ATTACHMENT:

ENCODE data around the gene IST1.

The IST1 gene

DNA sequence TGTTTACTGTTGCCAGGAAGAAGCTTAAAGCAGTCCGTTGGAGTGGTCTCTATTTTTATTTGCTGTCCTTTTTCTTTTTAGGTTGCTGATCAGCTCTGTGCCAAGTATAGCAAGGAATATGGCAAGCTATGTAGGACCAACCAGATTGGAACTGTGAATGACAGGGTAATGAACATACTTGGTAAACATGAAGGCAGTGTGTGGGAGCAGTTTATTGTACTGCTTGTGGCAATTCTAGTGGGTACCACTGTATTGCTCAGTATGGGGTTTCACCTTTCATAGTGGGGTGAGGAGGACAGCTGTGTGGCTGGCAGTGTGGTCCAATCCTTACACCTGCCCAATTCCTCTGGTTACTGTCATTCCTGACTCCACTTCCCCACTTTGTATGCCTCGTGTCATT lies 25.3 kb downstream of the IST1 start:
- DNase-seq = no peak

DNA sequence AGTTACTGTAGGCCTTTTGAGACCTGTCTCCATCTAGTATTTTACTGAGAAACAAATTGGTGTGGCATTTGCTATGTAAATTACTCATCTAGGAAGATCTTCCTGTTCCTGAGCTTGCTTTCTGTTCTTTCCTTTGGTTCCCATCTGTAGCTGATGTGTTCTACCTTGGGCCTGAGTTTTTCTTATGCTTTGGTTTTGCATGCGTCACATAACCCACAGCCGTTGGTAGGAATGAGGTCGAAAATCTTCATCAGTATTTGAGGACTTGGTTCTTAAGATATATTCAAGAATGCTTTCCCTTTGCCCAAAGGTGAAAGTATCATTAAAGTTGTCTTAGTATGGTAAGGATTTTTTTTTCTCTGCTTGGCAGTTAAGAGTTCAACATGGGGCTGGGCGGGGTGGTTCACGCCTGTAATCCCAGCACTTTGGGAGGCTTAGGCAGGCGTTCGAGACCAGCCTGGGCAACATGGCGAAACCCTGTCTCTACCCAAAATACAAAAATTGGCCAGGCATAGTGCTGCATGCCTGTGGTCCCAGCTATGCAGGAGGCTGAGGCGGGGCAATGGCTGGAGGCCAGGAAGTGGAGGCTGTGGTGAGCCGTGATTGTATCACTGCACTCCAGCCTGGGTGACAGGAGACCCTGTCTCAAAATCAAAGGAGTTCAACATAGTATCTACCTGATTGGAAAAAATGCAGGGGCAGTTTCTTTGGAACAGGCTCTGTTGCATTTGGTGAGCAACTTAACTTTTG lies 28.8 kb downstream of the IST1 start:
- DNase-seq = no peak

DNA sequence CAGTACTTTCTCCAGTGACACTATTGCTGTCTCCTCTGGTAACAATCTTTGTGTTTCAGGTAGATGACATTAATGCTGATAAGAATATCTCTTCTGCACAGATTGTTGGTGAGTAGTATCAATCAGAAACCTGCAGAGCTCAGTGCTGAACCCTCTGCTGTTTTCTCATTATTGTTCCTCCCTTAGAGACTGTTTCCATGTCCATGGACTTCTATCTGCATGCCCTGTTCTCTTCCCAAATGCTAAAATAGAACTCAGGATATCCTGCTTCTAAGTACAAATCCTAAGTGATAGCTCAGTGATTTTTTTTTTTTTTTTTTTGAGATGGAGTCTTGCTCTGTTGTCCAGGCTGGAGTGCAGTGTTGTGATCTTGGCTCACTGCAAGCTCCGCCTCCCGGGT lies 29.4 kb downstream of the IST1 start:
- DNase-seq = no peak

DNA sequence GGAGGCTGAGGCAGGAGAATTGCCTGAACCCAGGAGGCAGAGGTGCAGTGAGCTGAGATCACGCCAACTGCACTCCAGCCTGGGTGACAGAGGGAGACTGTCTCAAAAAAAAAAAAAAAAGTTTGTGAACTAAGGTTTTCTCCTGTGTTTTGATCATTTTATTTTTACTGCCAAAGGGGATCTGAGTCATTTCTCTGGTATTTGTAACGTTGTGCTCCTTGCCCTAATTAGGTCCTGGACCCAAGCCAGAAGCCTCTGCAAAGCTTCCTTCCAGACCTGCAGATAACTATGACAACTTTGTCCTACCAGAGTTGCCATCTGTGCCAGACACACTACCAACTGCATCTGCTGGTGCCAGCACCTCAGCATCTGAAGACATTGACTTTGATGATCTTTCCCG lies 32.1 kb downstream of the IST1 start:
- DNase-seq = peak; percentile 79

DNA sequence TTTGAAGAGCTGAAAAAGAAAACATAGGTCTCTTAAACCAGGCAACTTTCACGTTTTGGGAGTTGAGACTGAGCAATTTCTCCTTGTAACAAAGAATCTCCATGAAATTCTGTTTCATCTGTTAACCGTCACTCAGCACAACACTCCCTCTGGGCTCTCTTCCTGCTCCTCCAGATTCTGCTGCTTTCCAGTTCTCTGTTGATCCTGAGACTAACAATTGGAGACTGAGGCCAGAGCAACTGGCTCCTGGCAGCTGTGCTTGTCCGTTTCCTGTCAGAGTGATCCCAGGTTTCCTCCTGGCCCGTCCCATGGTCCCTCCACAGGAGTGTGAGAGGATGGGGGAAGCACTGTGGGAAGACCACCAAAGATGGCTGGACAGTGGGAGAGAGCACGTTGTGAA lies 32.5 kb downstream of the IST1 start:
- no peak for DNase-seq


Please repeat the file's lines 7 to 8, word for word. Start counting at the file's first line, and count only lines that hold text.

DNA sequence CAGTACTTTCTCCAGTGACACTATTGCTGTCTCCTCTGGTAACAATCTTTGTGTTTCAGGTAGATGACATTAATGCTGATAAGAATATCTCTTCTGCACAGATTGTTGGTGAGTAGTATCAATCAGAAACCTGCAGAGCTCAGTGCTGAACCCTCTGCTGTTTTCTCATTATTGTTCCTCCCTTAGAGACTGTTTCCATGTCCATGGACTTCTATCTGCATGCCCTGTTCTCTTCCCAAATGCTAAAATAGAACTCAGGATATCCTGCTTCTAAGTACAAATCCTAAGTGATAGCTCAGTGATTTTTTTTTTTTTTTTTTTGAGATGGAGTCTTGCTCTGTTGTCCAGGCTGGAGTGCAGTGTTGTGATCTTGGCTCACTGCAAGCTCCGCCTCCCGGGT lies 29.4 kb downstream of the IST1 start:
- DNase-seq = no peak